A lounge for Suppandi & Shikari Shambu
Suppandi and Shikari Shambu are all set to meet you at your favourite retail store and your mobile phone. Saurabh Turakhia reports.business Updated: Oct 22, 2008 20:53 IST
Suppandi and Shikari Shambu are all set to meet you at your favourite retail store and your mobile phone.
As part of a bigger strategy to be present across all active media, ACK Media, owners of Tinkle and Amar Chitra Katha have zeroed in on organised retail as an effective platform to strengthen their brand. The company will be setting up 15 to 20 shop-in-shops called ACK Lounge over the next six months.
The first such shop spread across 200 sq feet has opened in Hyderabad in an association with Odyssey bookstore. The
stores will give readers a chance to sit and read the comics available or choose from audio CDs and VCDs from the ACK Media stable.
Speaking to Hindustan Times, Samir Patil, CEO of ACK Media said: “The strategic plan is to have a comic corner other than typical bookstores. We are willing to invest in retail as kids these days frequently visit malls and other formats of modern retail. We are also looking optimistically at television, internet and mobile media.”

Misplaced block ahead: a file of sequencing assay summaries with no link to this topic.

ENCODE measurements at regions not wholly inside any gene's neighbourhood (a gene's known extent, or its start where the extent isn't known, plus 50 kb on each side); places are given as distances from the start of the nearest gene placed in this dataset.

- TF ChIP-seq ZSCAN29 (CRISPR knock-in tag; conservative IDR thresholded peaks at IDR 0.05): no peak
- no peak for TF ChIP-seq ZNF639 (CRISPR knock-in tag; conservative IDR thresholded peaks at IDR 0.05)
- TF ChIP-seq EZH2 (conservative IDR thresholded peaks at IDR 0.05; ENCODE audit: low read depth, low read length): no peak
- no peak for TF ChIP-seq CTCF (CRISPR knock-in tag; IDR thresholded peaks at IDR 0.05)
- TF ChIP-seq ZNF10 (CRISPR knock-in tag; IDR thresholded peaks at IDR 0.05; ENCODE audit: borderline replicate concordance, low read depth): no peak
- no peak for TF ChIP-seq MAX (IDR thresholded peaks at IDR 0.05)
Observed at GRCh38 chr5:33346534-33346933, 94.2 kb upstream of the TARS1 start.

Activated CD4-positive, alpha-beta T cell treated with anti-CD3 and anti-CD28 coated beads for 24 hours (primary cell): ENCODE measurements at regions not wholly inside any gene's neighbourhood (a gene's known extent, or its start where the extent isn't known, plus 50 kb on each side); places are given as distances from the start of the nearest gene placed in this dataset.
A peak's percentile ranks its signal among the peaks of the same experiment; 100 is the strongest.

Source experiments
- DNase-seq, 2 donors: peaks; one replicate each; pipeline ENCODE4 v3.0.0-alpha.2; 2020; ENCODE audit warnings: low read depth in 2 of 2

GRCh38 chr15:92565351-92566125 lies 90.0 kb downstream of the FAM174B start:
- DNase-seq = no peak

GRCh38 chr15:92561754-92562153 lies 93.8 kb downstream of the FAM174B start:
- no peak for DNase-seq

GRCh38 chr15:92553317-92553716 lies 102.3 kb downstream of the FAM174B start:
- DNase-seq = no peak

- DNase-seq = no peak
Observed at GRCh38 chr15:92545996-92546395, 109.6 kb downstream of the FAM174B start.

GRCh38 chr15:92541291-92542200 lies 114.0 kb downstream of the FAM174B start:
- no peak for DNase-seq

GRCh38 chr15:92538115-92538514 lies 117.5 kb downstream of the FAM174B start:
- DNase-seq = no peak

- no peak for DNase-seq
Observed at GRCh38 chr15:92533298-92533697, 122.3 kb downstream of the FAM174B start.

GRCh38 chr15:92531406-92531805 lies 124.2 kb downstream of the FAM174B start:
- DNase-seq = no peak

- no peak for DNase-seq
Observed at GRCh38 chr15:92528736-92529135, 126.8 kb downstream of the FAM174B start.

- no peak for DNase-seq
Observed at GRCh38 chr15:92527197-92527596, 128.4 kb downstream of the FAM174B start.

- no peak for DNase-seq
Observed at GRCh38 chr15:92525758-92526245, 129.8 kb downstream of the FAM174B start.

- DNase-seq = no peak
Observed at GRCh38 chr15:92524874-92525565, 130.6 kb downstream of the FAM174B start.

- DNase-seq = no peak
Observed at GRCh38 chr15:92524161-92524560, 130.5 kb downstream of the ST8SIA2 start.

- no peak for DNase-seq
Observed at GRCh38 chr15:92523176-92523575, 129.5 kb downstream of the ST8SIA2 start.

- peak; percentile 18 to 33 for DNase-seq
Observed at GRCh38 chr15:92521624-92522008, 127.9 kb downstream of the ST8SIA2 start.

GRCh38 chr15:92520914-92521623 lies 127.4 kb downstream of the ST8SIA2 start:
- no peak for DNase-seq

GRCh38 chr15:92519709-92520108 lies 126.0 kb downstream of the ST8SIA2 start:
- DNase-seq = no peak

The top eight to ten cities will have such shop-in-shops soon.
Aware of the high penetration of mobile phones, the company would be announcing plans to sell its popular content in the
form of jokes, games, wallpapers and ringtones. “We have been in talks with top operators for about two months now,” said Patil. It is also in talks with television channels to showcase its properties as well as look for commissioned projects. ACK Media, at the time of acquiring Tinkle and Amar Chitra Katha had announced that it would be spending about $15-20 million over a period of two to three years to strengthen the brands.
As television and new media ventures gain scale, the company expects the composition of its revenue streams to also change. Currently, 90 per cent of revenues come from retail sales while the rest come from other streams. However, in three years, Patil expects revenues from television content and retail sales to contribute to 40 per cent each and the rest from others. “If you don’t exist on television, you don’t exist for kids,” said Patil, justifying the focus on television.